Department of Health publishes guidance to local commissioners and providers on maximising contribution of school nurses

The Department of Health has published guidance for local commissioners and providers on maximising the contribution of school nursing teams to the public health of school-aged children (5 to 19). The guidance sets innovative ways that school nursing services can be commissioned and developed to meet local need to ensure effective, seamless delivery of public health for school-aged children and young people. The theme of the guidance is that although school nurses are a strong asset, they alone cannot be left to ensure public health needs are met.

The guidance states that commissioners will need a systemic, reliable and robust process to access population health needs that provides a basis for designing and reviewing services, together with workforce plans to ensure an appropriately skilled workforce can deliver public health locally. It also stated that services should be developed to meet an individual need and tailored to ensure individuals are supported.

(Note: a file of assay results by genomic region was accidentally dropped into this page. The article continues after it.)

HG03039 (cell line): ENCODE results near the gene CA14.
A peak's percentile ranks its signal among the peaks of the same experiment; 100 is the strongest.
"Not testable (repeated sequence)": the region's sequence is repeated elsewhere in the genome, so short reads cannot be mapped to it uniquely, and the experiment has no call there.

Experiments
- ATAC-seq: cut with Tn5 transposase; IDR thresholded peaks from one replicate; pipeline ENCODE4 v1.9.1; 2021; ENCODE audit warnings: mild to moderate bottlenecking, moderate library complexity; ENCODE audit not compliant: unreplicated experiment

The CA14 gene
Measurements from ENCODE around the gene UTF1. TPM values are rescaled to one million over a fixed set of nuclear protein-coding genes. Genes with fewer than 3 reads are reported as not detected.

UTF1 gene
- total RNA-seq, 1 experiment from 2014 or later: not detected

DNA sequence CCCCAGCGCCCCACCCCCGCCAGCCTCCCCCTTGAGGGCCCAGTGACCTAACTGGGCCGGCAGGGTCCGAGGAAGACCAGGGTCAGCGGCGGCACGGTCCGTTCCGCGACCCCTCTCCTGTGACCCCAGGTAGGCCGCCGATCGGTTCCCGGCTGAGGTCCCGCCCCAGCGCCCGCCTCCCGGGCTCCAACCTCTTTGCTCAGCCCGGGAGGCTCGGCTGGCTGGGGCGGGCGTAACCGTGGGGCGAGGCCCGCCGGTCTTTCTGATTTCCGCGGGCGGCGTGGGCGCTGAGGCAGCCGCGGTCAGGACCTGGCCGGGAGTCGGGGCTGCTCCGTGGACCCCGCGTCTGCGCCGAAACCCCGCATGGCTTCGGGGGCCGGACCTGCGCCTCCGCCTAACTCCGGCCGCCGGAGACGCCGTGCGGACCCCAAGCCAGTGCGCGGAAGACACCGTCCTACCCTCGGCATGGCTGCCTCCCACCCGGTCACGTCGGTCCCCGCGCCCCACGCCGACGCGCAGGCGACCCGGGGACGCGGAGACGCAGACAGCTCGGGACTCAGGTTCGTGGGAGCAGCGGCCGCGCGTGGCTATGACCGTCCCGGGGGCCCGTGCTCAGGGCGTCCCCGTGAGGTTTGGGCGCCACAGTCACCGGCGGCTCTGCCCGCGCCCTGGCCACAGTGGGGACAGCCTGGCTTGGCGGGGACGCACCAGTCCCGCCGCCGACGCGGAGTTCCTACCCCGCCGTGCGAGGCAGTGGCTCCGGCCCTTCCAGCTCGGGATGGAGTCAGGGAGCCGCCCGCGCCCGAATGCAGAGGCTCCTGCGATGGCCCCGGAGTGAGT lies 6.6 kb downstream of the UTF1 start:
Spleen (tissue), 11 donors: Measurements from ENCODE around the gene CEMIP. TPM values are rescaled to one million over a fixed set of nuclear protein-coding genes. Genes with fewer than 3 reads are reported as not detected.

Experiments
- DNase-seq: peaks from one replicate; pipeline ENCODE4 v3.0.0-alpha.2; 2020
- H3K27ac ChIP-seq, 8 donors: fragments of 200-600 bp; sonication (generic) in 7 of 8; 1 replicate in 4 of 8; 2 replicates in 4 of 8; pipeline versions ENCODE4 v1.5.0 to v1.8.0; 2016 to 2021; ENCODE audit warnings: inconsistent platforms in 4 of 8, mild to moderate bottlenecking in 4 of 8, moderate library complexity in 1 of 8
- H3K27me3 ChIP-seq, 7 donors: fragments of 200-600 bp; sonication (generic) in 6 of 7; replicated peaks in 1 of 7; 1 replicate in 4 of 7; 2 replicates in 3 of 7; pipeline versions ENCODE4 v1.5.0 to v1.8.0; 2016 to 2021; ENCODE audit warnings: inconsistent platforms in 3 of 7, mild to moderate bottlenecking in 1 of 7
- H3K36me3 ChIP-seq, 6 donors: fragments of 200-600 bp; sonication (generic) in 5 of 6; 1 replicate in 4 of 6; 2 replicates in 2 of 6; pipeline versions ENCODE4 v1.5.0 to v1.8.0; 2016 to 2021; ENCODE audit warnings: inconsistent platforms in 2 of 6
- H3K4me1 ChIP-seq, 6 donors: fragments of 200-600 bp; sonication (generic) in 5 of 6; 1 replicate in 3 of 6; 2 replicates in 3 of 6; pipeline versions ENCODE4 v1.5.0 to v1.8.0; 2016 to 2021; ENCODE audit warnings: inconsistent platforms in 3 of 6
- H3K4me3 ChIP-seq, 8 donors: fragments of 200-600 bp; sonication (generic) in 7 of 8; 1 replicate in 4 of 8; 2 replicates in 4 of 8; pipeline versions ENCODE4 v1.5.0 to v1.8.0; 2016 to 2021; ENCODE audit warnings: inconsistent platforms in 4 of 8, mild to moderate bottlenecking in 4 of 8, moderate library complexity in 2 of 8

Although the guidance highlights that school nursing teams lead and contribute to improving outcomes using their autonomy, clinical skills and professional judgement, it stresses that they cannot be held solely responsible and cannot deliver the 5-19 Healthy Child Programme agenda in isolation. It adds that school nursing teams will need to work with a number of partners, including health and social care teams, teachers and youth workers to delivery evidence based public health interventions.

With regards to continence, the guidance states that school nursing services must contribute to a reduction in the number of children with continence problems by:

  • identifying need on school entry
  • Sign posting and referral to appropriate providers commissioned by CCGs

Department for Education publishes evaluation on SEN Pathfinder programme

The Department for Education has published the latest evaluation of the SEN and Disability Pathfinder programme. This evaluation explores the readiness for reform and effectiveness of the Pathfinder Champions, who have been appointed to help non-pathfinder areas prepare for the SEN reforms. Generally the evaluation found that the pathfinders have continued to make progress between March and September 2014. Pathfinders had advanced in addressing issues around organisational engagement and cultural change, but were less advanced around setting up the infrastructure.